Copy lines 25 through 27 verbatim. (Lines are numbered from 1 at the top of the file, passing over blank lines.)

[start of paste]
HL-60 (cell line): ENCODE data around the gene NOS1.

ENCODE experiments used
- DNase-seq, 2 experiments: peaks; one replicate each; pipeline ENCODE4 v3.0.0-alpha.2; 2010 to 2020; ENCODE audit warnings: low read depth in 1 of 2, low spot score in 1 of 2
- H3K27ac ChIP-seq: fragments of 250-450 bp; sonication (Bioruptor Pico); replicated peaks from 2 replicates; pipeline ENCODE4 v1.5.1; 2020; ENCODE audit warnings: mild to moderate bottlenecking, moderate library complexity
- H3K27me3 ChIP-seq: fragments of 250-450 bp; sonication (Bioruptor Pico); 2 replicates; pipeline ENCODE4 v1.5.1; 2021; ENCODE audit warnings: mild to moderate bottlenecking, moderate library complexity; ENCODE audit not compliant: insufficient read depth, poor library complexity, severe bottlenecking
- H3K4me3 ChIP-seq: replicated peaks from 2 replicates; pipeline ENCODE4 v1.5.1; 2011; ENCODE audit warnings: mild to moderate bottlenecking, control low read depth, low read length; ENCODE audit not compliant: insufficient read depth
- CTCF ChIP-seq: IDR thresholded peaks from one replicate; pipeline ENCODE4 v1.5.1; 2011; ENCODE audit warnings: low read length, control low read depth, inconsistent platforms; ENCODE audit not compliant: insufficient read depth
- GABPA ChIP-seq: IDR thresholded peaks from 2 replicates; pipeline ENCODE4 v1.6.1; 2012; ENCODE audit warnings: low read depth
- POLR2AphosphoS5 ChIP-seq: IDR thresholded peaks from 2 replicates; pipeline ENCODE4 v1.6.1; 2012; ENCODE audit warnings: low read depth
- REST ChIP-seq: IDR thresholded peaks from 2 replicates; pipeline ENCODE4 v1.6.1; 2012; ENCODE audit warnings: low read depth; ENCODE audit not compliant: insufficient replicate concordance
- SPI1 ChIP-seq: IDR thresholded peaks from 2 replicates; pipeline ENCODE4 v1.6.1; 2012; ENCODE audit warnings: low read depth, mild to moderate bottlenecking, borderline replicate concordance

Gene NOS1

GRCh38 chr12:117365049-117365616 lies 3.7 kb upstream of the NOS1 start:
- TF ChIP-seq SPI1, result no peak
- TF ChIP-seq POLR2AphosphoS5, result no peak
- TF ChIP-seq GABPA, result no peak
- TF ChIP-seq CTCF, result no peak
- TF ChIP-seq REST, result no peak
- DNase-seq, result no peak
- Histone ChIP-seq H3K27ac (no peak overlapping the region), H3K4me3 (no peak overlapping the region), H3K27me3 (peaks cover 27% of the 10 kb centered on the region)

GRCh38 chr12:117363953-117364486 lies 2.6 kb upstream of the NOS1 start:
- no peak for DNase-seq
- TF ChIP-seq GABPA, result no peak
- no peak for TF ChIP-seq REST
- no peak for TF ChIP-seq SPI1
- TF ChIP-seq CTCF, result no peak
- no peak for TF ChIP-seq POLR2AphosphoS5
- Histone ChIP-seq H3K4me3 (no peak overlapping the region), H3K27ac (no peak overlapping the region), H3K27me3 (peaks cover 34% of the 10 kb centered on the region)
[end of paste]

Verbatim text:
- no peak for TF ChIP-seq SPI1
- TF ChIP-seq CTCF, result no peak
- no peak for TF ChIP-seq POLR2AphosphoS5